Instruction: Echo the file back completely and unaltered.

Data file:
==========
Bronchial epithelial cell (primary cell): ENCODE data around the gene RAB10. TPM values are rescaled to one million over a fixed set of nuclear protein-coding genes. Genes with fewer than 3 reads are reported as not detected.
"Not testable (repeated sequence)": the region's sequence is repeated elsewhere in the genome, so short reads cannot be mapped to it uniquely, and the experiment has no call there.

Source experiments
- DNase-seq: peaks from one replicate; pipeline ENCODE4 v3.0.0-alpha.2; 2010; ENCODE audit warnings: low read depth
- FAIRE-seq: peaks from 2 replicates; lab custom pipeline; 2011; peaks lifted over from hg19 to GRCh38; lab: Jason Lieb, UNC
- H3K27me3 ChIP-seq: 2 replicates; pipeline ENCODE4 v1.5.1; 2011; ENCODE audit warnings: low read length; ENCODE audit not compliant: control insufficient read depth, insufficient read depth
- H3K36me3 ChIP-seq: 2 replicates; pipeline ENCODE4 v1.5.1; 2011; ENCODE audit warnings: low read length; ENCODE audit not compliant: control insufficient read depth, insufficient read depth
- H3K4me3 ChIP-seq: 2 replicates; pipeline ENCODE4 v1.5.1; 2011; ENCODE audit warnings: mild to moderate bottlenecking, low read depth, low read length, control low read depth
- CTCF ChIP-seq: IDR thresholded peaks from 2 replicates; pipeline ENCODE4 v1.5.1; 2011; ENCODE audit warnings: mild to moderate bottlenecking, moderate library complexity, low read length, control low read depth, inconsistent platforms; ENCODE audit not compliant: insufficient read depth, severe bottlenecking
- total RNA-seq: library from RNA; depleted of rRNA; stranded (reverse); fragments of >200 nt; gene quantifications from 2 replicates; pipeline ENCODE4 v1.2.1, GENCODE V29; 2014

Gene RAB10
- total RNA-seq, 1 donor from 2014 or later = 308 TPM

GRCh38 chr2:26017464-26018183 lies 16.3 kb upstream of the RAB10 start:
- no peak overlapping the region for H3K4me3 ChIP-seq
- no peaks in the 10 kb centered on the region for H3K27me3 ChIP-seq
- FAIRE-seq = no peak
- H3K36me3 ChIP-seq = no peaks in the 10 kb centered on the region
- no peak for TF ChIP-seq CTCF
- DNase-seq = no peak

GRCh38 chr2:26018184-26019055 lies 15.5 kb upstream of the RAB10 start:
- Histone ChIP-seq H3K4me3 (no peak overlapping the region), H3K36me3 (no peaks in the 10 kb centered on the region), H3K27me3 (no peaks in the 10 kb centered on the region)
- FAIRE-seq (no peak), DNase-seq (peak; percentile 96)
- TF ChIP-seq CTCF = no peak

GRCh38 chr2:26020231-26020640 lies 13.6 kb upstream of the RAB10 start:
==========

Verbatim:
Bronchial epithelial cell (primary cell): ENCODE data around the gene RAB10. TPM values are rescaled to one million over a fixed set of nuclear protein-coding genes. Genes with fewer than 3 reads are reported as not detected.
"Not testable (repeated sequence)": the region's sequence is repeated elsewhere in the genome, so short reads cannot be mapped to it uniquely, and the experiment has no call there.

Source experiments
- DNase-seq: peaks from one replicate; pipeline ENCODE4 v3.0.0-alpha.2; 2010; ENCODE audit warnings: low read depth
- FAIRE-seq: peaks from 2 replicates; lab custom pipeline; 2011; peaks lifted over from hg19 to GRCh38; lab: Jason Lieb, UNC
- H3K27me3 ChIP-seq: 2 replicates; pipeline ENCODE4 v1.5.1; 2011; ENCODE audit warnings: low read length; ENCODE audit not compliant: control insufficient read depth, insufficient read depth
- H3K36me3 ChIP-seq: 2 replicates; pipeline ENCODE4 v1.5.1; 2011; ENCODE audit warnings: low read length; ENCODE audit not compliant: control insufficient read depth, insufficient read depth
- H3K4me3 ChIP-seq: 2 replicates; pipeline ENCODE4 v1.5.1; 2011; ENCODE audit warnings: mild to moderate bottlenecking, low read depth, low read length, control low read depth
- CTCF ChIP-seq: IDR thresholded peaks from 2 replicates; pipeline ENCODE4 v1.5.1; 2011; ENCODE audit warnings: mild to moderate bottlenecking, moderate library complexity, low read length, control low read depth, inconsistent platforms; ENCODE audit not compliant: insufficient read depth, severe bottlenecking
- total RNA-seq: library from RNA; depleted of rRNA; stranded (reverse); fragments of >200 nt; gene quantifications from 2 replicates; pipeline ENCODE4 v1.2.1, GENCODE V29; 2014

Gene RAB10
- total RNA-seq, 1 donor from 2014 or later = 308 TPM

GRCh38 chr2:26017464-26018183 lies 16.3 kb upstream of the RAB10 start:
- no peak overlapping the region for H3K4me3 ChIP-seq
- no peaks in the 10 kb centered on the region for H3K27me3 ChIP-seq
- FAIRE-seq = no peak
- H3K36me3 ChIP-seq = no peaks in the 10 kb centered on the region
- no peak for TF ChIP-seq CTCF
- DNase-seq = no peak

GRCh38 chr2:26018184-26019055 lies 15.5 kb upstream of the RAB10 start:
- Histone ChIP-seq H3K4me3 (no peak overlapping the region), H3K36me3 (no peaks in the 10 kb centered on the region), H3K27me3 (no peaks in the 10 kb centered on the region)
- FAIRE-seq (no peak), DNase-seq (peak; percentile 96)
- TF ChIP-seq CTCF = no peak

GRCh38 chr2:26020231-26020640 lies 13.6 kb upstream of the RAB10 start: